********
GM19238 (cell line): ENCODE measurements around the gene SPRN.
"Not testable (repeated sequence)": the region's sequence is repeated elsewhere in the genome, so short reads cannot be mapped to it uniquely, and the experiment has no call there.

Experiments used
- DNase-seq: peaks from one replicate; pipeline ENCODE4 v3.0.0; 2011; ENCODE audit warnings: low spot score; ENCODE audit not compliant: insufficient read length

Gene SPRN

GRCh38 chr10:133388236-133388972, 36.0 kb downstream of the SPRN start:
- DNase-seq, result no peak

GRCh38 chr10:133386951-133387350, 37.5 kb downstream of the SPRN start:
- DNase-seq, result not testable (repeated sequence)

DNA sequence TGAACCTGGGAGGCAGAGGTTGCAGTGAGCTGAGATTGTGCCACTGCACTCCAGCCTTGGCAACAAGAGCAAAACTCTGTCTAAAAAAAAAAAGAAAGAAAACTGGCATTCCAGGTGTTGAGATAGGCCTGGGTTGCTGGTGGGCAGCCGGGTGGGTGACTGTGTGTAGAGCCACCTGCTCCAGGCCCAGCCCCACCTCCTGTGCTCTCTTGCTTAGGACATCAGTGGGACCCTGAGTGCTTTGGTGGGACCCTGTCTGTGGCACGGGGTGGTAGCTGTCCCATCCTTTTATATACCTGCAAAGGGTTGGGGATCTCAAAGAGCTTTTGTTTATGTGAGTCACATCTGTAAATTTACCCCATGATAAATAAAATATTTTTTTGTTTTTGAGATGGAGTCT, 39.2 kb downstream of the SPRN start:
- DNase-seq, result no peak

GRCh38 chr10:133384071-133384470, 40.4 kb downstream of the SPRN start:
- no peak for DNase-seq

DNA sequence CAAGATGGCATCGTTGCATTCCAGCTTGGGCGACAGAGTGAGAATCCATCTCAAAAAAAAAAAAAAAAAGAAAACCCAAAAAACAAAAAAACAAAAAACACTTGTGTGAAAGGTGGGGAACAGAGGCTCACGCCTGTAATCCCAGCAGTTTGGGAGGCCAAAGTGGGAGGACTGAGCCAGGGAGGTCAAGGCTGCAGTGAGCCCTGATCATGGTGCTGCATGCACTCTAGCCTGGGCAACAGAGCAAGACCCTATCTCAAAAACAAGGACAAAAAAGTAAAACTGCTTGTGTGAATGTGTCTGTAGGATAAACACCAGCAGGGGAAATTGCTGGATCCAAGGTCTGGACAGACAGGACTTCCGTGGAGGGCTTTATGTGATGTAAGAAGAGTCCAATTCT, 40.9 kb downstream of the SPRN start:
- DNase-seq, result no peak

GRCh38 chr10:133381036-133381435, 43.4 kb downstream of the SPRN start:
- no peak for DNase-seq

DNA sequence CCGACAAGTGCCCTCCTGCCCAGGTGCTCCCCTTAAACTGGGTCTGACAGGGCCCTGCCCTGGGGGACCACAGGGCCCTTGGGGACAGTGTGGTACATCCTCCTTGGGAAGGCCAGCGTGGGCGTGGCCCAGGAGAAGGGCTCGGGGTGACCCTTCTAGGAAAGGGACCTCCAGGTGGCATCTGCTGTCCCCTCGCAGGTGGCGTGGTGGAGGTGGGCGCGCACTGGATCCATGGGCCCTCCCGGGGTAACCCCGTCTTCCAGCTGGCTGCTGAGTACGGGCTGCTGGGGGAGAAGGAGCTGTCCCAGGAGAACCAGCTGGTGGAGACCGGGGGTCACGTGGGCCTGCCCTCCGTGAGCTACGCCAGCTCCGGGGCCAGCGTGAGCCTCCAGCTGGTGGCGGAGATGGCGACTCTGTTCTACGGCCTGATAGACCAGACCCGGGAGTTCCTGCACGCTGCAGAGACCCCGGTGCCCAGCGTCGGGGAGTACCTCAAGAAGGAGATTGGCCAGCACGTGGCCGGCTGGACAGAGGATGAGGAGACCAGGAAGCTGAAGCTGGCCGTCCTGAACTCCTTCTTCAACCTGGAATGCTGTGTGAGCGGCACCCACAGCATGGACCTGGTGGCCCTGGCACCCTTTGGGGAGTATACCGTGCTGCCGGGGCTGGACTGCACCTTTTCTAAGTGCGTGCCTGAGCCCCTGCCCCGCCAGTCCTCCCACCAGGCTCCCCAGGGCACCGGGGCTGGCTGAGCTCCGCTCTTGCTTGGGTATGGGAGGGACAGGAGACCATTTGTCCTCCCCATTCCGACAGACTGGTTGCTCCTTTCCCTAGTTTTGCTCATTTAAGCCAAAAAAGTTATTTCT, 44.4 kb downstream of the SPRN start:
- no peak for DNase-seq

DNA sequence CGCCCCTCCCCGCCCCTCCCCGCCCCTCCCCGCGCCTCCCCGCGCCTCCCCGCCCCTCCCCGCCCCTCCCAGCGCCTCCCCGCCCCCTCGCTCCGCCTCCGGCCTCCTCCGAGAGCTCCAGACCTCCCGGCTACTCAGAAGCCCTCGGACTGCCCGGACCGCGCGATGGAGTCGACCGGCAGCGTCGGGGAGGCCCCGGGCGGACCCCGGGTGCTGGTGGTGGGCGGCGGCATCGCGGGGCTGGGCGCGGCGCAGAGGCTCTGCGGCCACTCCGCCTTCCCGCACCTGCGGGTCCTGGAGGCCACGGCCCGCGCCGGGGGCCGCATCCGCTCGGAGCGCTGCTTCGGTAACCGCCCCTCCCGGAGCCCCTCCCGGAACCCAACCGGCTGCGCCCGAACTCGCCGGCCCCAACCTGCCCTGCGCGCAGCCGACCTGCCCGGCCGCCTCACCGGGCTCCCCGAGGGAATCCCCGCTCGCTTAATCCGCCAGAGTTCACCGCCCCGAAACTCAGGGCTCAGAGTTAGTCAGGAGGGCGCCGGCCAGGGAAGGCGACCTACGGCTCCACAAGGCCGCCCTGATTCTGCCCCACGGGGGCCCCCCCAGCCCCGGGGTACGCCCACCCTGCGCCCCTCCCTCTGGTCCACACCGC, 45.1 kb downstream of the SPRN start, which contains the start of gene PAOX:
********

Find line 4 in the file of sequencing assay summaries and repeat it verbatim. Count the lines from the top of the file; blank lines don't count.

- DNase-seq: peaks from one replicate; pipeline ENCODE4 v3.0.0; 2011; ENCODE audit warnings: low spot score; ENCODE audit not compliant: insufficient read length